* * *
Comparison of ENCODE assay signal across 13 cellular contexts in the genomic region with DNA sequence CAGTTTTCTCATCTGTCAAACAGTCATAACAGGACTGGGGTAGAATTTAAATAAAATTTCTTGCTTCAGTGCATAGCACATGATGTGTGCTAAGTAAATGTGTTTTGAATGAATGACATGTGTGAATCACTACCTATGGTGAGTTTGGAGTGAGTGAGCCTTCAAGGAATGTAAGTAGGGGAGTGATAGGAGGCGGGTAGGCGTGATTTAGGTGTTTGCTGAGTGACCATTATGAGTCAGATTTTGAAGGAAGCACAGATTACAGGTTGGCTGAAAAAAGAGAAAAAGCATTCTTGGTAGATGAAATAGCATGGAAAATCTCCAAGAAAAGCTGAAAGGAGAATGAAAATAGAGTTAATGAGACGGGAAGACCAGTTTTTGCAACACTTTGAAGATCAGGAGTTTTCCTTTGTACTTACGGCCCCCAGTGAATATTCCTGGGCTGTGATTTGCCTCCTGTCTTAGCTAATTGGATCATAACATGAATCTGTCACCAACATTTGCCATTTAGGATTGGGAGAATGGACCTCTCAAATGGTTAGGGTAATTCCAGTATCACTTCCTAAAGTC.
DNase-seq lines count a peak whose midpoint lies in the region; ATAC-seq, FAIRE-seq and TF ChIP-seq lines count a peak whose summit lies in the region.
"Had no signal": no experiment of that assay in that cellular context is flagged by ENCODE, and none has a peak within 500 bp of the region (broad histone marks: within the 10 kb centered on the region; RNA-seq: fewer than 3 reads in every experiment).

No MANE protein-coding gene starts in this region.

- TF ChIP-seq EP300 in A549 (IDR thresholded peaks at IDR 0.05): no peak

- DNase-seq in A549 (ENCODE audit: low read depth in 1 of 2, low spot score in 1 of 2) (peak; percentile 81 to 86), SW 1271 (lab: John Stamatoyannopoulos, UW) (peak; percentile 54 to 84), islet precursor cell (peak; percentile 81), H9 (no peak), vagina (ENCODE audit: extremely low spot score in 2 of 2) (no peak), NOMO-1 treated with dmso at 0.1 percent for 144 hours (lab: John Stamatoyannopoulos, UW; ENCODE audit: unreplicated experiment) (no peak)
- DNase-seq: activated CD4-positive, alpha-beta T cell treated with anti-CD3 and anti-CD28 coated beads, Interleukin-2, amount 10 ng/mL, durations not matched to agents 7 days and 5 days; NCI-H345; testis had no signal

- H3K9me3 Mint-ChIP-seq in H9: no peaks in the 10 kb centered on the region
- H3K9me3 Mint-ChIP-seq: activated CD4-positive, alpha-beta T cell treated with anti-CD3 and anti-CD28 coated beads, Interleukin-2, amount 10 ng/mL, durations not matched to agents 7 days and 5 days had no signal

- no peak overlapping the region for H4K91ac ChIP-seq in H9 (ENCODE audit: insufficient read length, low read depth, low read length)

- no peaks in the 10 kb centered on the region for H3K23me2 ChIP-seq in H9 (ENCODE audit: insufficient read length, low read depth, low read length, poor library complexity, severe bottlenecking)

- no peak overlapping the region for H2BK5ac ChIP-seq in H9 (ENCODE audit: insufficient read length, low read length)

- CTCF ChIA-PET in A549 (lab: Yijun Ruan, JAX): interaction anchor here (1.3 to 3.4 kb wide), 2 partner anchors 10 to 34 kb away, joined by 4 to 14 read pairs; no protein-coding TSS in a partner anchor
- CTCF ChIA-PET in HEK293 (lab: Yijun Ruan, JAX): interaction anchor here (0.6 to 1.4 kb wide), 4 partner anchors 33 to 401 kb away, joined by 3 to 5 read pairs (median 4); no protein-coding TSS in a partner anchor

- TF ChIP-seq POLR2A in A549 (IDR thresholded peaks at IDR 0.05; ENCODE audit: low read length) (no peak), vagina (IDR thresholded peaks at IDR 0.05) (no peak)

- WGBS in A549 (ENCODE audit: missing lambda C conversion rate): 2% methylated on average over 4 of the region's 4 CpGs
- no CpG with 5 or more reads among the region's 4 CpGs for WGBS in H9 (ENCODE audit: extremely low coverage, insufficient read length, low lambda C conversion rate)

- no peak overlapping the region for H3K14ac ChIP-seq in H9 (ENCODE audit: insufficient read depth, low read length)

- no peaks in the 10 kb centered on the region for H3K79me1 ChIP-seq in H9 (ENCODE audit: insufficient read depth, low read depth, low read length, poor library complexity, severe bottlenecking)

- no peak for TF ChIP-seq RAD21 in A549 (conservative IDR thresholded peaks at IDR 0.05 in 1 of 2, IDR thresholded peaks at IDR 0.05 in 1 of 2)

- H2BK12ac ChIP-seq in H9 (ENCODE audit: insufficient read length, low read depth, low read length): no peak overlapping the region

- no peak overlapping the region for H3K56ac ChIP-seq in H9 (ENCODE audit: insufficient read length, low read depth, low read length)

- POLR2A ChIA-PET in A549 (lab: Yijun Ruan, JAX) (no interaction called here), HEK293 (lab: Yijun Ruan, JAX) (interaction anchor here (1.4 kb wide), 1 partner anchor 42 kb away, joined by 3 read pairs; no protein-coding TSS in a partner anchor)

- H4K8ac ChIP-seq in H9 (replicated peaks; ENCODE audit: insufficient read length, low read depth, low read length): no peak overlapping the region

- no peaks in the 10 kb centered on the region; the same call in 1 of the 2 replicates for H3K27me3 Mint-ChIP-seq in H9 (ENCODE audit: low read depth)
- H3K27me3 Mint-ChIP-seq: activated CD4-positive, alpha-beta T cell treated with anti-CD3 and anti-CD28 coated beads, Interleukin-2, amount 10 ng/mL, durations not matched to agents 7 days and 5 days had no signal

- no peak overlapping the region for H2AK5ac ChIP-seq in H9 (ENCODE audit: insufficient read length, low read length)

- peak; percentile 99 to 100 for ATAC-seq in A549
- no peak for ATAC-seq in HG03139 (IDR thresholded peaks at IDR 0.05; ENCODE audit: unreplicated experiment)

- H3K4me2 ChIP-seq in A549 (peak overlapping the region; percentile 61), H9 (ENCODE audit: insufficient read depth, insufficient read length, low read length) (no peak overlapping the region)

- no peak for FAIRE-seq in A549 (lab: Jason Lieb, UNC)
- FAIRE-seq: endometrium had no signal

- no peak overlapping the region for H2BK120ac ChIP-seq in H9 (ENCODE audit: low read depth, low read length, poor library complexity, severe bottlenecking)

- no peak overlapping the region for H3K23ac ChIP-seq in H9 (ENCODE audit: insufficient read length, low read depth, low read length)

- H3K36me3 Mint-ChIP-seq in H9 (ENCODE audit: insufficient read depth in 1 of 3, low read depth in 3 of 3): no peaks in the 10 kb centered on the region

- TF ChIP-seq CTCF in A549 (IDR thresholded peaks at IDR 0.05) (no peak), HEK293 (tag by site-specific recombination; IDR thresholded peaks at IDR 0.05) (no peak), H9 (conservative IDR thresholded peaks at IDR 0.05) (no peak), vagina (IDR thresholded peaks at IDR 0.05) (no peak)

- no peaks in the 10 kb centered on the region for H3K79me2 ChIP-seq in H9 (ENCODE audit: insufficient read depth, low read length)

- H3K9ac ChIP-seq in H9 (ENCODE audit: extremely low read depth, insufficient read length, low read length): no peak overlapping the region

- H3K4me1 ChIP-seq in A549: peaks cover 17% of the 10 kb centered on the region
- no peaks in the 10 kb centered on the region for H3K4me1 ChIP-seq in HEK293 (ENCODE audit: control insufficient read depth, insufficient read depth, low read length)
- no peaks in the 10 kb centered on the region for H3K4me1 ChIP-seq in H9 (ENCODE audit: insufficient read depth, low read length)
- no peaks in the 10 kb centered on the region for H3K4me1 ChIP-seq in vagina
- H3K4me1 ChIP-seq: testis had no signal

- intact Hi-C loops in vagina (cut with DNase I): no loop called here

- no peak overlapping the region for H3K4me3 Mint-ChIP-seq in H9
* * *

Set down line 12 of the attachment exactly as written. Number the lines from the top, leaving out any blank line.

- no peak overlapping the region for H2BK5ac ChIP-seq in H9 (ENCODE audit: insufficient read length, low read length)